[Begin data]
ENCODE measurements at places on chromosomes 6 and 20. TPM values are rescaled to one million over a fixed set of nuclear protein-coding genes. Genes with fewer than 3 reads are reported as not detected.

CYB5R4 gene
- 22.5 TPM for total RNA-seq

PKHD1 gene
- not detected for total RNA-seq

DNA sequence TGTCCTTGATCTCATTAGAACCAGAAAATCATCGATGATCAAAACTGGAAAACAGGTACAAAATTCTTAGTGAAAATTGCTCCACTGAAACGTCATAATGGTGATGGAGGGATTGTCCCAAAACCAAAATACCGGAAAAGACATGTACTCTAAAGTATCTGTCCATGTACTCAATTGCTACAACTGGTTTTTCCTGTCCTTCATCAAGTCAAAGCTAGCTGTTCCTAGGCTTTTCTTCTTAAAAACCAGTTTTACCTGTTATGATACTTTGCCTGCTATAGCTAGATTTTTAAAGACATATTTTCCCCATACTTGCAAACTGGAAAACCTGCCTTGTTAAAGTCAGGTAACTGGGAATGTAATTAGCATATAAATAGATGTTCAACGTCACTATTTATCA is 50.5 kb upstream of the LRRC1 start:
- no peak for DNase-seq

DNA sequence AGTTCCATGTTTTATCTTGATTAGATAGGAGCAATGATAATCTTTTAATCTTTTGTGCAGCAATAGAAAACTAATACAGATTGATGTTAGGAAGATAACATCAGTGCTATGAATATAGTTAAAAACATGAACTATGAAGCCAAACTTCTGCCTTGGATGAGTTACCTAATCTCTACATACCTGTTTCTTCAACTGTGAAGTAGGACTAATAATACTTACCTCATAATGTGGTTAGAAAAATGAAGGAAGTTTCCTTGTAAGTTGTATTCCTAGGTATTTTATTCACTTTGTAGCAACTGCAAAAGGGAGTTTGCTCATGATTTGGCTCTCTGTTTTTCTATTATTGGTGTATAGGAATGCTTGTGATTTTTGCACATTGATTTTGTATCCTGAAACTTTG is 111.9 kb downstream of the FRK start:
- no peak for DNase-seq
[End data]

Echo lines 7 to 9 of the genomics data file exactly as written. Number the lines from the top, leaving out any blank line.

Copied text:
- no peak for DNase-seq

DNA sequence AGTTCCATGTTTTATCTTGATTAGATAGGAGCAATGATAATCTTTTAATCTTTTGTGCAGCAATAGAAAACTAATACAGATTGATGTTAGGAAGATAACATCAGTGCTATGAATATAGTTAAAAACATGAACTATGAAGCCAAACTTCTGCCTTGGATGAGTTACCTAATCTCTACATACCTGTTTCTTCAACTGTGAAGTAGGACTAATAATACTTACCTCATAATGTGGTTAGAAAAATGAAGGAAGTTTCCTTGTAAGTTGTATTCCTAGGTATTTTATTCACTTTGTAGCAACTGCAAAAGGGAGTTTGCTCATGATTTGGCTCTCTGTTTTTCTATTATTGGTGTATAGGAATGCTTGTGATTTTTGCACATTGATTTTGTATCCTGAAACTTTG is 111.9 kb downstream of the FRK start:
- no peak for DNase-seq